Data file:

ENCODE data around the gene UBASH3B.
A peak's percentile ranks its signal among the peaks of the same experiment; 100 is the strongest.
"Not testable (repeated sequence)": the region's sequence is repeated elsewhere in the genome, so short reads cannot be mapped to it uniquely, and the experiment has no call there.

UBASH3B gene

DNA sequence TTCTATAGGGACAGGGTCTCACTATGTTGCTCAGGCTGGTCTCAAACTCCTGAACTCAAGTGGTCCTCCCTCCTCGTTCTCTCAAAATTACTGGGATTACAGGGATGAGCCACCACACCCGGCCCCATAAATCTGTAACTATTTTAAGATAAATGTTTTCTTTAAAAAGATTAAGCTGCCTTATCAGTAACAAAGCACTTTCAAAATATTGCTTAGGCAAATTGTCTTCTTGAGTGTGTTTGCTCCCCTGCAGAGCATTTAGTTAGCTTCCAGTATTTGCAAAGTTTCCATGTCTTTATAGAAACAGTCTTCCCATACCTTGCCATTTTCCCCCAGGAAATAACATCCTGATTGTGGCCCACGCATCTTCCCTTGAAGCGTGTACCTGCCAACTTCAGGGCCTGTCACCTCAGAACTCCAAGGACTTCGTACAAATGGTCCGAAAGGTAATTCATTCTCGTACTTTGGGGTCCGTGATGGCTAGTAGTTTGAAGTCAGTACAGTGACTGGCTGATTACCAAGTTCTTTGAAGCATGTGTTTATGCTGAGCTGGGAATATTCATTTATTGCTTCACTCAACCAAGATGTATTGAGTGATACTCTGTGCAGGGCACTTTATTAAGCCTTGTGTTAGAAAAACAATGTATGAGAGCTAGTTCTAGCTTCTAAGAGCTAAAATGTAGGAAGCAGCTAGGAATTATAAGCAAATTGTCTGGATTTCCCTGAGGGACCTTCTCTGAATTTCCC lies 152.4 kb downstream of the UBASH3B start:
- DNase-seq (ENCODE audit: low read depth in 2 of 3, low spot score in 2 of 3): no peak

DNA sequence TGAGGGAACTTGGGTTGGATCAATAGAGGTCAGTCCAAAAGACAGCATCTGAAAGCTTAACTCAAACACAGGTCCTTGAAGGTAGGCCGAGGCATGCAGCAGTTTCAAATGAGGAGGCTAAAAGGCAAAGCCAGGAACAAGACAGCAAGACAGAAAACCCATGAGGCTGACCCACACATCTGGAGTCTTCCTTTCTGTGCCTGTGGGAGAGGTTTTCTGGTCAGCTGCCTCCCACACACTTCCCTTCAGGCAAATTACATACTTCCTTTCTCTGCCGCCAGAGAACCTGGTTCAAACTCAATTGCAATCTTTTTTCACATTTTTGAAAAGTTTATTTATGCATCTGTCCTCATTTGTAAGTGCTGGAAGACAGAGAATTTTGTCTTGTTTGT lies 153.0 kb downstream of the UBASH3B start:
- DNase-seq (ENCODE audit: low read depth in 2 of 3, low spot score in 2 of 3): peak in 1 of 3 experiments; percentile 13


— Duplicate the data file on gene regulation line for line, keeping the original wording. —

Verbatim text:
ENCODE data around the gene UBASH3B.
A peak's percentile ranks its signal among the peaks of the same experiment; 100 is the strongest.
"Not testable (repeated sequence)": the region's sequence is repeated elsewhere in the genome, so short reads cannot be mapped to it uniquely, and the experiment has no call there.

UBASH3B gene

DNA sequence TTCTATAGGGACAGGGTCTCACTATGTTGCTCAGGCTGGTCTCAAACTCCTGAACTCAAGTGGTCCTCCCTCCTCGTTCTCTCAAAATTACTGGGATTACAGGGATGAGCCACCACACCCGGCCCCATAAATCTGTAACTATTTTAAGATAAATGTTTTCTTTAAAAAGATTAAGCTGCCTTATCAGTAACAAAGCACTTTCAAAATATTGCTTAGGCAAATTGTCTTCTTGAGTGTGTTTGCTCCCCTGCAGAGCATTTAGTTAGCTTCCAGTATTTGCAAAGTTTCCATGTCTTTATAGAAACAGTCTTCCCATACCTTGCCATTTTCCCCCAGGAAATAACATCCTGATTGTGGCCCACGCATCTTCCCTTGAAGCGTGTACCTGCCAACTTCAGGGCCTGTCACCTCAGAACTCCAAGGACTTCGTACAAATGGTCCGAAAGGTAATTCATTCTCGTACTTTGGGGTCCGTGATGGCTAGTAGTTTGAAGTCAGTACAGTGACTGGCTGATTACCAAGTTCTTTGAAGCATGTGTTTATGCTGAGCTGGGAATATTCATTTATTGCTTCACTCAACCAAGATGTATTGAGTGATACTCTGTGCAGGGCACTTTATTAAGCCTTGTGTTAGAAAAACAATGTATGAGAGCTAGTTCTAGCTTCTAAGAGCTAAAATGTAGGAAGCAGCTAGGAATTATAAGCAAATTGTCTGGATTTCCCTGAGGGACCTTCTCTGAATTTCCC lies 152.4 kb downstream of the UBASH3B start:
- DNase-seq (ENCODE audit: low read depth in 2 of 3, low spot score in 2 of 3): no peak

DNA sequence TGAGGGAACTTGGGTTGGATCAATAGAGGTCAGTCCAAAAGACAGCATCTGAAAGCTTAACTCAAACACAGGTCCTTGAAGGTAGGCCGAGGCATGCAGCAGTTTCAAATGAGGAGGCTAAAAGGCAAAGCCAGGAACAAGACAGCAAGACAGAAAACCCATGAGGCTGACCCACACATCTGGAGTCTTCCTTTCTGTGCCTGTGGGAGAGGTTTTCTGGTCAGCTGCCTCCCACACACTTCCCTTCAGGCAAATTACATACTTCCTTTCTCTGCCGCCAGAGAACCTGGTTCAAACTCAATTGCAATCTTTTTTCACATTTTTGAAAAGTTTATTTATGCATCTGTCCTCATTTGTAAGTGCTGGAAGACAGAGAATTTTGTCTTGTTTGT lies 153.0 kb downstream of the UBASH3B start:
- DNase-seq (ENCODE audit: low read depth in 2 of 3, low spot score in 2 of 3): peak in 1 of 3 experiments; percentile 13